Hands on: Valve Steam Controller prototype

Valve’s early build of the Steam Controller shows promise, but we still have plenty of questions about the feel and how the final design will come together.

There are a few requirements for a computer to call itself a Steam Machine. First, of course, it must have the blessing of Valve. Then, it must have the ability to run SteamOS, the Linux-based operating system that partly defines the Steam experience for the living room (think Steam’s TV-friendly Big Picture mode). Finally, to be a Steam Machine, the system must use the new Steam Controller, which will come included with each new Steam Machine and also, at some point, be sold separately. We had the chance to play with the Steam Controller, and can confirm that it is more than just a new take on an old idea. It is, in fact, fundamentally different from interface methods that we’ve seen before.

The Steam Controller is still in development, but the differences that set it apart even now are for better and for worse.

The first, obvious change is to the thumbsticks – or lack thereof. In the place of where the twin thumbsticks would typically be on a standard console-style gamepad are two circular, touch-sensitive trackpads. These aren’t just replacements though. In function, they are closer to the integrated mouse you would find on a laptop. It requires a different type of movement than what is required for a thumbstick. Rather than forcefully pushing the stick in the direction you intend to move, the trackpad requires smooth, light movements.

The controller also features haptic feedback, but it’s unlike what’s featured in most gamepads. Rather than using rumble motors, the Steam Controllers click. It shakes as if a tiny, controlled marble is loose inside the controller, bouncing from side to side with your every movement. In this sense, the haptic motors feel more fine-tuned than the current-gen controllers, but they may not be as powerful. It’s hard to tell, since the design isn’t finalized, and likely won’t be until later in 2014.

The rest of the controller is similarly overhauled. Three bars appear on the bottom of the front face of the controller. The buttons are all mappable, but two smaller buttons on the sides are equatable to a “Start” and “Select” button, with the right/Start bringing up the menu, and the left/Select button bringing up a keyboard. The keyboard is then controlled by the left trackpad. Sliding your thumb around the circle that appears brings up a set of letters in each angle of a radial menu. Select the set with the left trackpad, then choose which letter in the set you want with the right trackpad. Pushing down on the trackpad selects the letter, and the other buttons act as augmenters to make things like capital letters. The center bar, the longest of the three (picture a miniature space bar), opens a web browser.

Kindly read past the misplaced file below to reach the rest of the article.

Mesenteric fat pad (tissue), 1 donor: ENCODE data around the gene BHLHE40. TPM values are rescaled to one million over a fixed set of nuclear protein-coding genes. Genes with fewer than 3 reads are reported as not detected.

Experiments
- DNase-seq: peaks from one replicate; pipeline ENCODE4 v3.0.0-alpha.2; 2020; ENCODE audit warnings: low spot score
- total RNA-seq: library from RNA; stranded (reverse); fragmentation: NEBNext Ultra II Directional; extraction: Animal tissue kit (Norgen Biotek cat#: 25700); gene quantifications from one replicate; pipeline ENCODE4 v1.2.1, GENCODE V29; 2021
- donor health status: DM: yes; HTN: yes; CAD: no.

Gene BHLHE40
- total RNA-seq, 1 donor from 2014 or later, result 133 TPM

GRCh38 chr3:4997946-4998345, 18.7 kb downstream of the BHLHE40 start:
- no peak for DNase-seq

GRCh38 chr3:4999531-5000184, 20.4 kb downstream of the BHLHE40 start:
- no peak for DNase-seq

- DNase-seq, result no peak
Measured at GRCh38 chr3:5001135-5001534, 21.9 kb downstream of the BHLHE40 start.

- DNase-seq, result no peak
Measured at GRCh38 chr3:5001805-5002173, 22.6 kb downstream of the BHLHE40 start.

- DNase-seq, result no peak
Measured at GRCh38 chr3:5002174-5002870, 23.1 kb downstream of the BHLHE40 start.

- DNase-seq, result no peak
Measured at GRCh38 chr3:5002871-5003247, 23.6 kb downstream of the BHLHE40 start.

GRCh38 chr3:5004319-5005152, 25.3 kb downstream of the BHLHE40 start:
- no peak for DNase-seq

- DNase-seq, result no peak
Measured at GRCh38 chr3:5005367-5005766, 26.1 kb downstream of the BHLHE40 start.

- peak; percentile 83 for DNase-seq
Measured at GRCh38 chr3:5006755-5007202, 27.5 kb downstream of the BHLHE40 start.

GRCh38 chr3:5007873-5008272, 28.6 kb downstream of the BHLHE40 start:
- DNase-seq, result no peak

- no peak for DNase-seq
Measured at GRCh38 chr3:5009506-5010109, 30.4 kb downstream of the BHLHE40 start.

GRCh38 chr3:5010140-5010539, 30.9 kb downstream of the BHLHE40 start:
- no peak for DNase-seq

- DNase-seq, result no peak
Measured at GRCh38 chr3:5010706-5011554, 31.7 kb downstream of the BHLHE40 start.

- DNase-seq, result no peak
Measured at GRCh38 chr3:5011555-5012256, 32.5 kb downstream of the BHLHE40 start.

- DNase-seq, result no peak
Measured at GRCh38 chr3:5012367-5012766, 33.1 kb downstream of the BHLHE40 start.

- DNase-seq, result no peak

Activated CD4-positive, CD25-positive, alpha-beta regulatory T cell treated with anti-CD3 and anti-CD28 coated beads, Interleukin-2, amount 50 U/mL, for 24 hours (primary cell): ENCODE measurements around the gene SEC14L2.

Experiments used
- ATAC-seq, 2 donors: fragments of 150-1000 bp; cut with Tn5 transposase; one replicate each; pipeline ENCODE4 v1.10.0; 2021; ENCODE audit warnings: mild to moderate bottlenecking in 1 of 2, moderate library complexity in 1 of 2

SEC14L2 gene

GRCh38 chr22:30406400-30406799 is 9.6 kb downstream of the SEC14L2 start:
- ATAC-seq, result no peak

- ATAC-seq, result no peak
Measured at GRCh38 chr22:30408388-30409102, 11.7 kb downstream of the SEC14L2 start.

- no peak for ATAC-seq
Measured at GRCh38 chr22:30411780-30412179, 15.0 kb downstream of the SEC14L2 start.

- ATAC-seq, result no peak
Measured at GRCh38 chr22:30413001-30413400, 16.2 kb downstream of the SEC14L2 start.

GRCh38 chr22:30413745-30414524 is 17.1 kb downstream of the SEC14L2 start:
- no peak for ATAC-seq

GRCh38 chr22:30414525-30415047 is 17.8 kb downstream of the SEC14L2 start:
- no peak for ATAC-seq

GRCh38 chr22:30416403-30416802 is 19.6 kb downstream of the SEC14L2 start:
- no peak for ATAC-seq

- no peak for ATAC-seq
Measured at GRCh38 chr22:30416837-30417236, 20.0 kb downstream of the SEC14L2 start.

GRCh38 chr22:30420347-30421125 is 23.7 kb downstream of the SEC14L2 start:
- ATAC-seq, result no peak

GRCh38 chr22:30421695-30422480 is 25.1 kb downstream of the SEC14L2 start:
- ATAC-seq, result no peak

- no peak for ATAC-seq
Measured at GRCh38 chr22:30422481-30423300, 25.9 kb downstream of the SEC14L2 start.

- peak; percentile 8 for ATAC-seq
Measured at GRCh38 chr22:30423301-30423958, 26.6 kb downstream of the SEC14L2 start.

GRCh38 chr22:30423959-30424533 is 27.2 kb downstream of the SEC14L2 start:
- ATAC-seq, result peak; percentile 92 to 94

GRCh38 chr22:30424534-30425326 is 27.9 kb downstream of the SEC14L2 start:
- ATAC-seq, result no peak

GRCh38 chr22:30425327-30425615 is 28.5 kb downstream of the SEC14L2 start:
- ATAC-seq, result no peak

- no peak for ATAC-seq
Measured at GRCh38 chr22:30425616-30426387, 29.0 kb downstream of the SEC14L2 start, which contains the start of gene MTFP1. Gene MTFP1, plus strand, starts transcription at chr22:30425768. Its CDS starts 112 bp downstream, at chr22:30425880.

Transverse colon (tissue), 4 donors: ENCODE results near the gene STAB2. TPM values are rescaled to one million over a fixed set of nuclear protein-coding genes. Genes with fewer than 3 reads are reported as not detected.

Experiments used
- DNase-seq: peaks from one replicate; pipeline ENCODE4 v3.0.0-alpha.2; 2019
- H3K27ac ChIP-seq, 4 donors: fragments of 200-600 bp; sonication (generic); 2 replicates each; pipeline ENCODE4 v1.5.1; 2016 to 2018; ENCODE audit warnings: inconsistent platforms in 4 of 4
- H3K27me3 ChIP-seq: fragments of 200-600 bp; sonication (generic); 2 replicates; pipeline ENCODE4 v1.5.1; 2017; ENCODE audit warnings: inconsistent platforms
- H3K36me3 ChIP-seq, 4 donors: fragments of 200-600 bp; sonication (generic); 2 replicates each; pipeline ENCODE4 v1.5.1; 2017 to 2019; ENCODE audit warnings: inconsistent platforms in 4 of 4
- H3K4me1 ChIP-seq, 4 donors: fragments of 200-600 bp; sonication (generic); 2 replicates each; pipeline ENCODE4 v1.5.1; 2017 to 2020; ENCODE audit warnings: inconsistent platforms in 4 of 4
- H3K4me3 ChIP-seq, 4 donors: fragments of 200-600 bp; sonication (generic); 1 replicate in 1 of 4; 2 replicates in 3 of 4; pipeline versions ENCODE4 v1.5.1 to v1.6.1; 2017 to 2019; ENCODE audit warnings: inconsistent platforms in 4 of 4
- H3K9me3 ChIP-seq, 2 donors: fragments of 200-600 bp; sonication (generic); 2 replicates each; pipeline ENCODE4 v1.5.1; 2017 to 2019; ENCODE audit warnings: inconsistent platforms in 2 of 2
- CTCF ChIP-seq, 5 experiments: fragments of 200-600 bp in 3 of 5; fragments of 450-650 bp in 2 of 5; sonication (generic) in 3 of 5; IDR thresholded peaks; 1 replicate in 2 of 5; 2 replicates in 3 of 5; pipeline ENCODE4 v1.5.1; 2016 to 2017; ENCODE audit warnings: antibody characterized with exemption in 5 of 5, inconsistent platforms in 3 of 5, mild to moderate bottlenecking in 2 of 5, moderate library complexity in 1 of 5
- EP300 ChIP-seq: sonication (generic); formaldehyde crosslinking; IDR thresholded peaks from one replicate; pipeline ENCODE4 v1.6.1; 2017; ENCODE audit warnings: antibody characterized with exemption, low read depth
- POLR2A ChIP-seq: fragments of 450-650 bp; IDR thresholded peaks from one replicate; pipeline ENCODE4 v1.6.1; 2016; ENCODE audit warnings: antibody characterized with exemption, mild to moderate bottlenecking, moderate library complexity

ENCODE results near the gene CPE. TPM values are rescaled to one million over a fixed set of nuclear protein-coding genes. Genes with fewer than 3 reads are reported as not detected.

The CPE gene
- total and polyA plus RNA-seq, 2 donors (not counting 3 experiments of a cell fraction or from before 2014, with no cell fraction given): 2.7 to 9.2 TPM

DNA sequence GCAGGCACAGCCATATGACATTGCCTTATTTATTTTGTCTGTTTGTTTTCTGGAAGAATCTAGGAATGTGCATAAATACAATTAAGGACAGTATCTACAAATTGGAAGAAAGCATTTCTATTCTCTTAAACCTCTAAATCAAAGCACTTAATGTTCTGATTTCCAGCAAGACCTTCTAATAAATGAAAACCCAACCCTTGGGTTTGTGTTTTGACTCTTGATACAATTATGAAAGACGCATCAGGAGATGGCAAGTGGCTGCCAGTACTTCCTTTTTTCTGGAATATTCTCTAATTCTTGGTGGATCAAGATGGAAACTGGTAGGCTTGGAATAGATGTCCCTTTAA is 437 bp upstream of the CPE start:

The center of the controller features four equal-sized, square buttons, with four more, smaller, curved buttons bordering them. The shoulders have two buttons on each side, just like a standard gamepad. On the very back where you normally rest your fingers while gripping a gamepad, there are two more paddle-style buttons – one on each side.

Of all the unique aspects of the Steam Controller, these buttons are perhaps the most universally useful. Typically your thumbs do all the work with controllers, while your fingers rest on the back of the controller, with the exception of your index (and possibly middle fingers), which are used for shoulder buttons. While the rest of the controller is arguably a different way at looking at the traditional controller, the buttons on the back are an idea all controllers can and should consider. Well, maybe for the next-next-gen.

The Steam Controller is still in development, but the differences that set it apart even now are for better and for worse. It requires you to relearn what for most of us is a lifetime of muscle memory. The upside is that it may offer more precision than any controller before it thanks to the dual trackpads, but the placement of the middle buttons will require you to move your fingers in a new, potentially awkward way. Precision might improve as a result, but there’s going to be a learning curve as you get used to accessing a whole new array of buttons. It’s important to remember that this is still a prototype, and the final design has yet to be confirmed. When it is, we look forward to trying it out.

Highs

  • Dual trackpads promise more precision
  • Haptic feedback differs from conventional console controllers

Lows

  • The re-learning process could be a slow one for longtime gamers
  • The design is early, and still subject to change
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